If the stars align and Stratified is able to match a compound to another drug company’s molecule it could deliver a product in just two or three years.
“We’re more agile and nimble and also not hampered by tradition lines of reporting or division,” Hunter added.
Market research firm Frost & Sullivan forecasts that revenues of AI healthcare systems will reach $6,662bn by 2021, with IBM accounting for 45% of the market share.
“AI has become a fashionable world. Previously it was the social network and before that the on-demand economy, now it’s AI,” says Parsa. “Just yesterday, I hired a guy. There are only around 120 people in the world who can do what he does.”
One of the biggest challenges for the UK’s AI community right now is attracting and retaining top talent. Ross King, a professor of machine intelligence at the University of Manchester’s School of Computer Science, agreed with Parsa: “The best people in machine learning and artificial intelligence tend to be bought up by Google and Facebook, essentially doing advertising rather than something of societal value.”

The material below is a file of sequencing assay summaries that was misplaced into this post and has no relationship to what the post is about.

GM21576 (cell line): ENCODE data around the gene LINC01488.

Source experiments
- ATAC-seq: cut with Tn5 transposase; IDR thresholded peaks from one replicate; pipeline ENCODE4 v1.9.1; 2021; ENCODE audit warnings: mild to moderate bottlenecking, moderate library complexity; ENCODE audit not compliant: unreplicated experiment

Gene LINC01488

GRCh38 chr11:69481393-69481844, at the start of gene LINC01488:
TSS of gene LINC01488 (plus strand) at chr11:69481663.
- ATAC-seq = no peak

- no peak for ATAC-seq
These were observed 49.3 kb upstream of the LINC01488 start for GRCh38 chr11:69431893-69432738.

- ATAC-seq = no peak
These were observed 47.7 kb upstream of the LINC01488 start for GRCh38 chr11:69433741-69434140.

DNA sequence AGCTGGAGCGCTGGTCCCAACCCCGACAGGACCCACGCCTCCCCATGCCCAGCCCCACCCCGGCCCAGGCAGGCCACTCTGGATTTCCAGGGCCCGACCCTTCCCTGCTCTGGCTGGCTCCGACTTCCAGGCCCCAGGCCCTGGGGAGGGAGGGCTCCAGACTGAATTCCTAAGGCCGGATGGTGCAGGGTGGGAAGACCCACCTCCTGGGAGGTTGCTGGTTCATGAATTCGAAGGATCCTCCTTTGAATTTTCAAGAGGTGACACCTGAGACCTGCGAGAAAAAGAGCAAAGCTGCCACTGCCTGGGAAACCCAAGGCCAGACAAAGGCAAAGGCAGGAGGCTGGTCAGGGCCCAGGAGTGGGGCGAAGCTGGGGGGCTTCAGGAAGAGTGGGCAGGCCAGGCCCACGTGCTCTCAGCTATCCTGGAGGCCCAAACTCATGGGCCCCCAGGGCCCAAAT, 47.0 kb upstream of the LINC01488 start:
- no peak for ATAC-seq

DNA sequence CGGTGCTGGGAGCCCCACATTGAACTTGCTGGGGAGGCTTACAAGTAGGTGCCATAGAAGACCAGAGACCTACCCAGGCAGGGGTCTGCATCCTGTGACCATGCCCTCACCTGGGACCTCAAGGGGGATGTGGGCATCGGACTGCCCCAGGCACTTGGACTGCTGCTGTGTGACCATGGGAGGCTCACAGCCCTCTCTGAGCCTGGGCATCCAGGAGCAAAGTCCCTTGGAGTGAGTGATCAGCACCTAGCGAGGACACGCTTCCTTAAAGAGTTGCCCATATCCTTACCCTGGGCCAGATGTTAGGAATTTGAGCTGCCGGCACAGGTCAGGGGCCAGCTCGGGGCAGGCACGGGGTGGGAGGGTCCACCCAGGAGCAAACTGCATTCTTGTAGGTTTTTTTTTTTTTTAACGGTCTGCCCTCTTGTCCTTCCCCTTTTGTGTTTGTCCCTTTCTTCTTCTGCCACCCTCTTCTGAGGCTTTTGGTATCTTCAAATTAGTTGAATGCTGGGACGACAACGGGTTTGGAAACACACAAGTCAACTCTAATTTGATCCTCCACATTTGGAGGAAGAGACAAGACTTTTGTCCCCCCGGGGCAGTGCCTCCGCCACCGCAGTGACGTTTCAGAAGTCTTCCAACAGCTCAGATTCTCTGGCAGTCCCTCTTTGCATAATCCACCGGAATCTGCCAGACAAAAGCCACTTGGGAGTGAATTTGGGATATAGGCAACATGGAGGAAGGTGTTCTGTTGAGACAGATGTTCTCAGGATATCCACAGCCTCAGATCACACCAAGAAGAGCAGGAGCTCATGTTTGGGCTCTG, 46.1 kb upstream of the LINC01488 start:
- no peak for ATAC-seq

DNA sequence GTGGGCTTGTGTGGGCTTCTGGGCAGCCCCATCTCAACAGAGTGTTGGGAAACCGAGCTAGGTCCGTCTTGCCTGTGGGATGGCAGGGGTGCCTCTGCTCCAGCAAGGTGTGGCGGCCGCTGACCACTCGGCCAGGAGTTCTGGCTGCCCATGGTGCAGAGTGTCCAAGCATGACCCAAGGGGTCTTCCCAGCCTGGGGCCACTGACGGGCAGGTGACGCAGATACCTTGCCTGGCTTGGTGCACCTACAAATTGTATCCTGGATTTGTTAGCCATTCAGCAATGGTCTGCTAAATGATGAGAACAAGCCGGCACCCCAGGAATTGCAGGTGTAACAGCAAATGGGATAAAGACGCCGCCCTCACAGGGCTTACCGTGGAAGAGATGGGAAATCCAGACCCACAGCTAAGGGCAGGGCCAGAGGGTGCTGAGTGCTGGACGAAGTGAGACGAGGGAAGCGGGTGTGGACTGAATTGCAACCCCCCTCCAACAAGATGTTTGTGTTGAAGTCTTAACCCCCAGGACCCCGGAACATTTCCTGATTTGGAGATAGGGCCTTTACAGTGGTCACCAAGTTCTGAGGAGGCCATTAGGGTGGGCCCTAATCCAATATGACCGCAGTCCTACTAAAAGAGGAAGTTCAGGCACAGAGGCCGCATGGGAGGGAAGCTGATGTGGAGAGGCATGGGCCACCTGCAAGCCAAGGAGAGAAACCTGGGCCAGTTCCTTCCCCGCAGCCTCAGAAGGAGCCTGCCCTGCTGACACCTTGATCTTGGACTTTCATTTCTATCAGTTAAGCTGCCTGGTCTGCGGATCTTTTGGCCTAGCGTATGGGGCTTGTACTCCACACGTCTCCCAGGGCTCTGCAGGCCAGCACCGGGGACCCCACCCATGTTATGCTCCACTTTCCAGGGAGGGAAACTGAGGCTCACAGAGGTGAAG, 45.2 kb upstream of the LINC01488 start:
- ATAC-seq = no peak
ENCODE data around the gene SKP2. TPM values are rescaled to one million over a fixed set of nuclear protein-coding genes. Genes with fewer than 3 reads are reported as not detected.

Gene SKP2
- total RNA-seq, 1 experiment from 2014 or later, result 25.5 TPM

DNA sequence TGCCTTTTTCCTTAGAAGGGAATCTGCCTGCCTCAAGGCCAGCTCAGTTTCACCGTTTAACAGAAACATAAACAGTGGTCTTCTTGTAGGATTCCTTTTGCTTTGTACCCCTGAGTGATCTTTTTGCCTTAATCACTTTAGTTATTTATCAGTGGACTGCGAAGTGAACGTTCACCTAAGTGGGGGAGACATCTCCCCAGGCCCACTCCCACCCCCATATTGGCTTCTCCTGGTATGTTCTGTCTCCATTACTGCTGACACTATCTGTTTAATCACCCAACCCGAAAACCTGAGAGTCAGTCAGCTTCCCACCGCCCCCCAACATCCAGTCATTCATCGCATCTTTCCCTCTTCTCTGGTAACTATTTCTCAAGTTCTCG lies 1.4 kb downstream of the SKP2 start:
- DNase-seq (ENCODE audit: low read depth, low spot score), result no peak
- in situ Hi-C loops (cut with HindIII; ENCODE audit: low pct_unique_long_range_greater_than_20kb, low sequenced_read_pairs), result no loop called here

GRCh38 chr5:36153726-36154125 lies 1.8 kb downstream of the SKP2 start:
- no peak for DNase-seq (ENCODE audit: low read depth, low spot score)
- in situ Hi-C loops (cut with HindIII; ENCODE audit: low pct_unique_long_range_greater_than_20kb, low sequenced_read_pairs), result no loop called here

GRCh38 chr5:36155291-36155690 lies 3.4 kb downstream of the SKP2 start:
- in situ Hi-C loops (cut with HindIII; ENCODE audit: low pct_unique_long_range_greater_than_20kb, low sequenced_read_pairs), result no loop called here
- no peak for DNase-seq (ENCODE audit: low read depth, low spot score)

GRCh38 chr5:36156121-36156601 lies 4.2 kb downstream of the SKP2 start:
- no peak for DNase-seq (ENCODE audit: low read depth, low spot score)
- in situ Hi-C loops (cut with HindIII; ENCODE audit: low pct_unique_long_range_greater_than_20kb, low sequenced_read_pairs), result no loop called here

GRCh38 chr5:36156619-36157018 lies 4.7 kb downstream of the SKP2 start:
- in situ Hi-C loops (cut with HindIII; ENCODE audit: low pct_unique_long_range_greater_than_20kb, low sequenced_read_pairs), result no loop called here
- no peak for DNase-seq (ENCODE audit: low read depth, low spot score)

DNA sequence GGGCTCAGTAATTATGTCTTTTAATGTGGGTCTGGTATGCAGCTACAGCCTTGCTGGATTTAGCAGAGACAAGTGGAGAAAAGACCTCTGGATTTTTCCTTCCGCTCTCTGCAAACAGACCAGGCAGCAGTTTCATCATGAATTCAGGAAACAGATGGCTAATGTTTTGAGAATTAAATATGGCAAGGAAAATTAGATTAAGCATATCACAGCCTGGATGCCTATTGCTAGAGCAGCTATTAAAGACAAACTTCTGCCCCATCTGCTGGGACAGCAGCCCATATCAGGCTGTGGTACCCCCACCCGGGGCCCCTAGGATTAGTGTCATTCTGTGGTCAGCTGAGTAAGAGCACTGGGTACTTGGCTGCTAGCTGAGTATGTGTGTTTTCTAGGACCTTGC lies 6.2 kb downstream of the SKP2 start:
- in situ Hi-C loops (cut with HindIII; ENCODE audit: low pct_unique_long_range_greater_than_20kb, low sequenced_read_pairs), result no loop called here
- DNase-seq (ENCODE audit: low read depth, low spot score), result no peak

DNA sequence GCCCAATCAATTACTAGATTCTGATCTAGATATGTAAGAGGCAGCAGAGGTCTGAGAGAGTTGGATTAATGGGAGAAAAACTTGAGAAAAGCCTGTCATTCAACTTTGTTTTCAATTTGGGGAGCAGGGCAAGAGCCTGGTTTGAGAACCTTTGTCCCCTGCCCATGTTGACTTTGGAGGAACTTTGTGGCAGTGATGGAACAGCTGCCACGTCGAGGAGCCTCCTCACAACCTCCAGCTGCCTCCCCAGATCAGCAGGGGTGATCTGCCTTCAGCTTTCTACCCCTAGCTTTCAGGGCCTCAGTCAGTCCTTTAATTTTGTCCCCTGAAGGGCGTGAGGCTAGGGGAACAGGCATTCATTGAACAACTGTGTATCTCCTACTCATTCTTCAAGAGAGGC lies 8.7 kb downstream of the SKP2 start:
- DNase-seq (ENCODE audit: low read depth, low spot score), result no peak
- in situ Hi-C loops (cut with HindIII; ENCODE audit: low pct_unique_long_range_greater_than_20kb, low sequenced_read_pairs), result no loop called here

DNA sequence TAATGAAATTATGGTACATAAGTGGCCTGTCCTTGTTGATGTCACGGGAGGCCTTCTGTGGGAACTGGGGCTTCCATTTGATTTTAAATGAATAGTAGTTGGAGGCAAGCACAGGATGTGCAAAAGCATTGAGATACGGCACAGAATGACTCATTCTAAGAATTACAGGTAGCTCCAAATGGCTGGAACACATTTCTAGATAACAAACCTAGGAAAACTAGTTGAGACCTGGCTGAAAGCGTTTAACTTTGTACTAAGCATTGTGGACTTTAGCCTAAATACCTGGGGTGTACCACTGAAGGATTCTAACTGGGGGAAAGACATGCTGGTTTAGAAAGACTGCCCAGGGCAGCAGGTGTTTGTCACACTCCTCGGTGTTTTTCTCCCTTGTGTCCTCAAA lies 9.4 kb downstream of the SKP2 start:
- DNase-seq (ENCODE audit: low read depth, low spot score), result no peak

Another issue is the perception of the technology. The threat of machines wreaking havoc on our world and displacing the workforce looms large in the minds of consumers. A YouGov survey commissioned by the British Science Association found 36% of respondents thought AI presented a “threat to the long term survival of humanity”, while 53% would not trust a robot to perform surgery.